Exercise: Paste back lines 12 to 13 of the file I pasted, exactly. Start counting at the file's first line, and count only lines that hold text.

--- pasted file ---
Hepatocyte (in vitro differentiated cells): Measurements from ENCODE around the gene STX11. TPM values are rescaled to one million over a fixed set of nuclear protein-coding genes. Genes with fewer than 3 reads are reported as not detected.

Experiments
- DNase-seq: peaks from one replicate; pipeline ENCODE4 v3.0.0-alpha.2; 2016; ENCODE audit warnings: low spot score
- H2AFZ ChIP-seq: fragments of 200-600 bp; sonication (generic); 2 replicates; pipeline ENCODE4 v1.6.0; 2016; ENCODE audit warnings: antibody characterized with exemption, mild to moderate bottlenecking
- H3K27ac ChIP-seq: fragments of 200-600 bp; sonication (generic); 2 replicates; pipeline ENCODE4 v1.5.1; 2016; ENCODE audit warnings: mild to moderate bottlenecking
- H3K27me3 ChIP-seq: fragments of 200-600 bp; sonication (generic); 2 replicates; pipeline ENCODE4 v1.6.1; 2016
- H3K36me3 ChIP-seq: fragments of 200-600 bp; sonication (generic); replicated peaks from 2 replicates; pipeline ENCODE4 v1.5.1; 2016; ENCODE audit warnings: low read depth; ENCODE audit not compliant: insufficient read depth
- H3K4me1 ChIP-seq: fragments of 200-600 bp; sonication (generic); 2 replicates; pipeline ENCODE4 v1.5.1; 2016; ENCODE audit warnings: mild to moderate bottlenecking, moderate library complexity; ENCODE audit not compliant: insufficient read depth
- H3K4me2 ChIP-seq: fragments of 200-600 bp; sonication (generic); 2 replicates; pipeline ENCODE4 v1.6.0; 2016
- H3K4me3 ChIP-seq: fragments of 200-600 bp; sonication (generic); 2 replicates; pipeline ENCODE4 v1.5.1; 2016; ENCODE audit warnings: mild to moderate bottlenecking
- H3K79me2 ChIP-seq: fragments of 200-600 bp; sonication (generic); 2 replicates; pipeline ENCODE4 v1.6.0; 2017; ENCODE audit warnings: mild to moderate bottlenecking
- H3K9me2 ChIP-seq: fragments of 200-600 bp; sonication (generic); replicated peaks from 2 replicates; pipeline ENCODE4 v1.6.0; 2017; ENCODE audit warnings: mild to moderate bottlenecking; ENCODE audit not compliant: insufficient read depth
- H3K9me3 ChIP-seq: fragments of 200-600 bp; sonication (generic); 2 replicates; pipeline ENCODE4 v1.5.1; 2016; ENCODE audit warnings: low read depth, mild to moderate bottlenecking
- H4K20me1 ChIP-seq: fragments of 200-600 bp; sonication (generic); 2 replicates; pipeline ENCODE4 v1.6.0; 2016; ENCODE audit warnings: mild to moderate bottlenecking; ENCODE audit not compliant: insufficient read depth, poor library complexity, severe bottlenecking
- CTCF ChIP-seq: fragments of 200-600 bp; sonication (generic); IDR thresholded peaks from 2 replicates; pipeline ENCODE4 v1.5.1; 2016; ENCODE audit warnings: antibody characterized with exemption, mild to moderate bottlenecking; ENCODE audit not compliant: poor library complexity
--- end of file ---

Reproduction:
- H3K9me2 ChIP-seq: fragments of 200-600 bp; sonication (generic); replicated peaks from 2 replicates; pipeline ENCODE4 v1.6.0; 2017; ENCODE audit warnings: mild to moderate bottlenecking; ENCODE audit not compliant: insufficient read depth
- H3K9me3 ChIP-seq: fragments of 200-600 bp; sonication (generic); 2 replicates; pipeline ENCODE4 v1.5.1; 2016; ENCODE audit warnings: low read depth, mild to moderate bottlenecking